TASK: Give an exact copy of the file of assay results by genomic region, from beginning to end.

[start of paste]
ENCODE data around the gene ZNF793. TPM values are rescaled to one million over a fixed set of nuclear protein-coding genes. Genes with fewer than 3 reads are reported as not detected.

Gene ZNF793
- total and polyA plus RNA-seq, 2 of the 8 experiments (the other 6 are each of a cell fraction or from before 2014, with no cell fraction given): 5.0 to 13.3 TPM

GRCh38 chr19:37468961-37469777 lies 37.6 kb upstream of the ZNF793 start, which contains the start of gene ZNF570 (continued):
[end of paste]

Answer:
ENCODE data around the gene ZNF793. TPM values are rescaled to one million over a fixed set of nuclear protein-coding genes. Genes with fewer than 3 reads are reported as not detected.

Gene ZNF793
- total and polyA plus RNA-seq, 2 of the 8 experiments (the other 6 are each of a cell fraction or from before 2014, with no cell fraction given): 5.0 to 13.3 TPM

GRCh38 chr19:37468961-37469777 lies 37.6 kb upstream of the ZNF793 start, which contains the start of gene ZNF570 (continued):